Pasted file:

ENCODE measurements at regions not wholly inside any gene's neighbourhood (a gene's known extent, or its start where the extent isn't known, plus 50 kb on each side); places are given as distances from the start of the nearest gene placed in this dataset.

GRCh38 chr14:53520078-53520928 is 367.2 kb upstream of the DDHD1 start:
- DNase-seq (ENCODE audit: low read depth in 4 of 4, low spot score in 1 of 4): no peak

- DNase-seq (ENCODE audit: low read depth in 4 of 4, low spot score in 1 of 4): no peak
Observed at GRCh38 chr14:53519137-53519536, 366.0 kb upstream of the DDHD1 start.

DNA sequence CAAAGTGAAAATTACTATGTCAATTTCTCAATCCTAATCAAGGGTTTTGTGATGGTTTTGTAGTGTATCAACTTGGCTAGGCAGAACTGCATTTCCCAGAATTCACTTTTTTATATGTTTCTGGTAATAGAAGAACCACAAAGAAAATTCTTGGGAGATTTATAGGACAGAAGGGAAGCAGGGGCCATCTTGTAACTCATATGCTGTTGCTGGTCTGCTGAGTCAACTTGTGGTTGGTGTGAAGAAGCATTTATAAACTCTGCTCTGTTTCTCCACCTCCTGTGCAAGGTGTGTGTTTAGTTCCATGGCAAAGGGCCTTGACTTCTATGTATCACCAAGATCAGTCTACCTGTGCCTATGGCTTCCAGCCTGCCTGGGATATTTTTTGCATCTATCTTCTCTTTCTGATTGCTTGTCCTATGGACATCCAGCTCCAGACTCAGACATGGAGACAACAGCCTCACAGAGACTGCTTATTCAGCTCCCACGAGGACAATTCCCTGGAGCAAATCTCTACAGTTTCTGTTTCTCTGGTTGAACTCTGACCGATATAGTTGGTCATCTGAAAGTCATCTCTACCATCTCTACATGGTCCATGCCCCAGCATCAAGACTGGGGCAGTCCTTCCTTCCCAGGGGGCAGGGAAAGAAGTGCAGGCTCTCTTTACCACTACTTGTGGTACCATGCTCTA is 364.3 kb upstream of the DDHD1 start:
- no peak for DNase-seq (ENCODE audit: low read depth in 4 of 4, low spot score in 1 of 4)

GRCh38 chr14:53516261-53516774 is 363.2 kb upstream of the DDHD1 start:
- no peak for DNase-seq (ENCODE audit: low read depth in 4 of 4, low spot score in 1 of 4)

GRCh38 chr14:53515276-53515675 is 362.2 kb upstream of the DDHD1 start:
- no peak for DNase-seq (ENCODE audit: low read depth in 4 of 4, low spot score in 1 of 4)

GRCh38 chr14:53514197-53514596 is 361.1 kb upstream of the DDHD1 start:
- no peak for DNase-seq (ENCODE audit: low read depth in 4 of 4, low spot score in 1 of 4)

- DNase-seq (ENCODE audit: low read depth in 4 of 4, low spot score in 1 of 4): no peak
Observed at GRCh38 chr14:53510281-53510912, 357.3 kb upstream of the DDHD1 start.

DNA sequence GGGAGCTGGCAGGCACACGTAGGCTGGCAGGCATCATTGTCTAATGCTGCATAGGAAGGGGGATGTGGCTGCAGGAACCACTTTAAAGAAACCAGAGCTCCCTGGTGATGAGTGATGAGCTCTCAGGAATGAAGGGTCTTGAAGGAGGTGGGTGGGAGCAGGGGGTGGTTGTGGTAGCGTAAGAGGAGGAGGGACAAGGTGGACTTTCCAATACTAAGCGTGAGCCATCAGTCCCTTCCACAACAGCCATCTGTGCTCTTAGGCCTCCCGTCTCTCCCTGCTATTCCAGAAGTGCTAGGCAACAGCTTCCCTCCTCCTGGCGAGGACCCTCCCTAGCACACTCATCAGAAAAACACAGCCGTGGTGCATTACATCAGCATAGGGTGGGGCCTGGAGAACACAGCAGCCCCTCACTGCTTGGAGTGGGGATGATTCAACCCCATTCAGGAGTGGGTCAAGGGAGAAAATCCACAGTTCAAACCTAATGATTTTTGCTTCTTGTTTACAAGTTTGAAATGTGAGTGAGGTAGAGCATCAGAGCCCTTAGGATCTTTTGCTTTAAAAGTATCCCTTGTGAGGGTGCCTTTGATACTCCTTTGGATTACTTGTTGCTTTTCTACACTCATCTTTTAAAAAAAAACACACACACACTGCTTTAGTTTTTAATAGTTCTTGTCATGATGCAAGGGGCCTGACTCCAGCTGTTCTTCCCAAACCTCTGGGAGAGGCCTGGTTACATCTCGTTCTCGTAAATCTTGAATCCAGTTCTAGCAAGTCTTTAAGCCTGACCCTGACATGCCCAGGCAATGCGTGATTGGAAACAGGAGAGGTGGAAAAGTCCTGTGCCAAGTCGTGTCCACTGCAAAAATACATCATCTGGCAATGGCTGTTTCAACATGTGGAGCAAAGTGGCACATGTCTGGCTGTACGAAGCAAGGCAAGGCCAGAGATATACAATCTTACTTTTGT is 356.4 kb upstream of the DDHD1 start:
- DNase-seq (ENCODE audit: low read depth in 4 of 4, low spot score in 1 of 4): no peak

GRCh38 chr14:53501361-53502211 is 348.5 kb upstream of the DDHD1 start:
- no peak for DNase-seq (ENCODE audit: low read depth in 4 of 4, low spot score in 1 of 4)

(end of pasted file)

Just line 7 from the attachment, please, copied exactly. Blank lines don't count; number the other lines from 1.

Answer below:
- no peak for DNase-seq (ENCODE audit: low read depth in 4 of 4, low spot score in 1 of 4)